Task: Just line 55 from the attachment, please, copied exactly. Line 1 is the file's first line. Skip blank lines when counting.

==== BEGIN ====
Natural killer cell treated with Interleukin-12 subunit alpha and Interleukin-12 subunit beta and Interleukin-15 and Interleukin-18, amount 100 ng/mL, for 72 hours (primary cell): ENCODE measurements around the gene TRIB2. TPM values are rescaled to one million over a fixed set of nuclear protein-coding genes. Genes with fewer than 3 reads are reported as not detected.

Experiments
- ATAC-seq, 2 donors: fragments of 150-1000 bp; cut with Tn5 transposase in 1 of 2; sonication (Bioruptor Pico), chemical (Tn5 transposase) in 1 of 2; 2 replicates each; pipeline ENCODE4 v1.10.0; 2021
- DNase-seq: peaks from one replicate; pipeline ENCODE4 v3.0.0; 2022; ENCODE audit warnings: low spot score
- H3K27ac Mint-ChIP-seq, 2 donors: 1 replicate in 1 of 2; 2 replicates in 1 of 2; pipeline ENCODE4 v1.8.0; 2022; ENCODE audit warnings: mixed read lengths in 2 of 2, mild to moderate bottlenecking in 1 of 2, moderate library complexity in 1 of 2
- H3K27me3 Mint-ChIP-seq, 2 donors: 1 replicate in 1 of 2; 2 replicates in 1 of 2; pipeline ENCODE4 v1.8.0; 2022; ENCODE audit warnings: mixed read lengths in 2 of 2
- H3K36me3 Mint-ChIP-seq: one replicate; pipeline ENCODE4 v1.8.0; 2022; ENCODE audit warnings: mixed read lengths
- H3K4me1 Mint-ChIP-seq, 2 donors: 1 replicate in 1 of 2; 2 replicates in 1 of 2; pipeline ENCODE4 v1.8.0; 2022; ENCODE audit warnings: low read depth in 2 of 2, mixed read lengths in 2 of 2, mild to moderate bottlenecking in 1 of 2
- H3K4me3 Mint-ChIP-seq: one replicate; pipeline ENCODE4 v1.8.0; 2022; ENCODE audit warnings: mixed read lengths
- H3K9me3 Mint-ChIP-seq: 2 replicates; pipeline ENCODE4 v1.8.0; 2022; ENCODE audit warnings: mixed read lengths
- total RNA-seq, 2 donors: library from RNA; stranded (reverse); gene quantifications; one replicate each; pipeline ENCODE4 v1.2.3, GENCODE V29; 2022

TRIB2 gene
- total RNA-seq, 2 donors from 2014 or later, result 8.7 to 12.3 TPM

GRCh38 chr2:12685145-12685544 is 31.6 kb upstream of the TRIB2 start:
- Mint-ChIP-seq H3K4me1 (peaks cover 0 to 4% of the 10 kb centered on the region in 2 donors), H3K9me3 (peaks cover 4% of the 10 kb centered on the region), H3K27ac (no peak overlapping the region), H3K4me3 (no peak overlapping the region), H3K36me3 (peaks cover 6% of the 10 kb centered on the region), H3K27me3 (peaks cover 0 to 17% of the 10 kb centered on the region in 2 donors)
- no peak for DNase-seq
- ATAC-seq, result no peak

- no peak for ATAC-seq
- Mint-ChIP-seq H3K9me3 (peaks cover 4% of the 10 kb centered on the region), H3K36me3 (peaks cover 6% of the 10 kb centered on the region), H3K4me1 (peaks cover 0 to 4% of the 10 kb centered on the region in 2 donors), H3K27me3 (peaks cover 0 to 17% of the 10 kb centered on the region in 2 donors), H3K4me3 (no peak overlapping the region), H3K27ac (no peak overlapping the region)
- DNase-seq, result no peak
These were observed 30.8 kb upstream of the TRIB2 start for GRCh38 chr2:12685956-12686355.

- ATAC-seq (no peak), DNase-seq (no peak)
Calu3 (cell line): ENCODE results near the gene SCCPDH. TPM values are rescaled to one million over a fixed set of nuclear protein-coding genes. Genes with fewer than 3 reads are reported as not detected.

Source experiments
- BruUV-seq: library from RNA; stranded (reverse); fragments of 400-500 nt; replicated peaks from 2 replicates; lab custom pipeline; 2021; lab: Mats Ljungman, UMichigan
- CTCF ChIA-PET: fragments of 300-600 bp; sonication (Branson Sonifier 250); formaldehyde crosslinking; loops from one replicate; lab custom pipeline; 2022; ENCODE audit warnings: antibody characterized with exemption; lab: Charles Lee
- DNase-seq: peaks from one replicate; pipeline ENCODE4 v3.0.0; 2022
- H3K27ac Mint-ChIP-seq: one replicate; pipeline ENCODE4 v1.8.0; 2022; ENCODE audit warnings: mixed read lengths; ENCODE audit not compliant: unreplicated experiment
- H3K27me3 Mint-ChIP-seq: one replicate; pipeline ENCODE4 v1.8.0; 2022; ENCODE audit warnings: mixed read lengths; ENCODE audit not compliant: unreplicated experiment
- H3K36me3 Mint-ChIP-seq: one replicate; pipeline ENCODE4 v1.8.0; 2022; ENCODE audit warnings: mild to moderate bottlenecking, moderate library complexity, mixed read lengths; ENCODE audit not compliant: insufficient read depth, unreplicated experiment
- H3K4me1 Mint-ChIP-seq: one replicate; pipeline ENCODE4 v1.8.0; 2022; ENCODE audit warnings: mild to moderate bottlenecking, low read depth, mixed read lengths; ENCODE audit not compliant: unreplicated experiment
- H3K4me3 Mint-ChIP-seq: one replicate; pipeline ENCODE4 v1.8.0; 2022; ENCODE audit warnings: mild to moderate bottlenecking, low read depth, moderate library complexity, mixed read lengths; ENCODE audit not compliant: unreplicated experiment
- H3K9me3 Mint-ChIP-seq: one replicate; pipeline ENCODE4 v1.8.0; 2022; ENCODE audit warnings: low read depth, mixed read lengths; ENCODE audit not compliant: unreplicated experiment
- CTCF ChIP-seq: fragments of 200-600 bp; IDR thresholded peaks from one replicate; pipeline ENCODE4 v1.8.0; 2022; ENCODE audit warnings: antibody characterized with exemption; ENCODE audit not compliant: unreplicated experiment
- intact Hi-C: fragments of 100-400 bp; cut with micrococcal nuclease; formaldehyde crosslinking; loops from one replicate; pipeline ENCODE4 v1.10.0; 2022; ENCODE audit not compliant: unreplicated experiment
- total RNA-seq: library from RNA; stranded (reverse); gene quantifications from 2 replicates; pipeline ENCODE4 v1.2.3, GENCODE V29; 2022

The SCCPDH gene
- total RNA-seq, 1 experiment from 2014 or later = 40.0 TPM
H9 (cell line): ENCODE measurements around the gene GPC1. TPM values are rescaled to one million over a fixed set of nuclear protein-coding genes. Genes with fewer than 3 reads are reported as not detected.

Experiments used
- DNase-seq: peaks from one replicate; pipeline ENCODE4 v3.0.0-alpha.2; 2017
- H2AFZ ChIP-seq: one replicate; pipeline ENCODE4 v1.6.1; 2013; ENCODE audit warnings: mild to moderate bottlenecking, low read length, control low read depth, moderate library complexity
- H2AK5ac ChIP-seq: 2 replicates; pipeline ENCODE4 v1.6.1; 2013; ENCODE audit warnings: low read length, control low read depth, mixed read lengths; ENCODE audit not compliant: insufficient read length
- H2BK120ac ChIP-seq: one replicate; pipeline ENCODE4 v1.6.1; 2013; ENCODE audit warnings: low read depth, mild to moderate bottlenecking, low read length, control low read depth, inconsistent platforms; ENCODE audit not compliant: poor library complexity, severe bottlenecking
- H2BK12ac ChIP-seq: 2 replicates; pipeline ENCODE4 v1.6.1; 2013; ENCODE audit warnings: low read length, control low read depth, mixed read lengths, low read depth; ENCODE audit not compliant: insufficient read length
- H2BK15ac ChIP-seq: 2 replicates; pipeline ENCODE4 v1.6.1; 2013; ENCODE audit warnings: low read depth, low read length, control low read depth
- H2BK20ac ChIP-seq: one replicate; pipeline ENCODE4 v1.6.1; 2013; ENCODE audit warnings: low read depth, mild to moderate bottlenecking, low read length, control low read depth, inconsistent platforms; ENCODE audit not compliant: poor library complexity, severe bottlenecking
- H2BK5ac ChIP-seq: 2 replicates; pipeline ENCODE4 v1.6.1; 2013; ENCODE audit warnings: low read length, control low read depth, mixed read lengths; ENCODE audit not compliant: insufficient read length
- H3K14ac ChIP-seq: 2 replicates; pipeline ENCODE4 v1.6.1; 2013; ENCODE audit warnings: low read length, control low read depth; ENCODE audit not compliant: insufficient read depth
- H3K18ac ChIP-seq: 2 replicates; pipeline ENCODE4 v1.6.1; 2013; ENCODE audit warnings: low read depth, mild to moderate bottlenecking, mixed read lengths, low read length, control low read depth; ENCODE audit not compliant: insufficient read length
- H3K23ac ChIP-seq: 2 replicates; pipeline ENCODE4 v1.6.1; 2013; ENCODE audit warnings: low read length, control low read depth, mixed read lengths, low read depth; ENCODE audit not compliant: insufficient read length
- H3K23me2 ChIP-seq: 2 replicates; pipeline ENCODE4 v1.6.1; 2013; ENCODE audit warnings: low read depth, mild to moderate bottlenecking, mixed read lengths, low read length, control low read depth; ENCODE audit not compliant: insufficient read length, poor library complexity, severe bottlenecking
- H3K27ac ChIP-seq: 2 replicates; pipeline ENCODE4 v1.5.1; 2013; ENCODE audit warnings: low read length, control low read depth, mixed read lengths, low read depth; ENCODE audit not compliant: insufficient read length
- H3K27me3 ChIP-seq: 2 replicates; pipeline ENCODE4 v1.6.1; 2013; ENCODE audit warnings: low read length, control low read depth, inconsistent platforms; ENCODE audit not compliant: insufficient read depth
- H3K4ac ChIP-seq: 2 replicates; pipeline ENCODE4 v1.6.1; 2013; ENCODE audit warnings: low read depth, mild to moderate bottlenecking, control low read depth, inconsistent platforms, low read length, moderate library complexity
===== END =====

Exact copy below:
- H3K4ac ChIP-seq: 2 replicates; pipeline ENCODE4 v1.6.1; 2013; ENCODE audit warnings: low read depth, mild to moderate bottlenecking, control low read depth, inconsistent platforms, low read length, moderate library complexity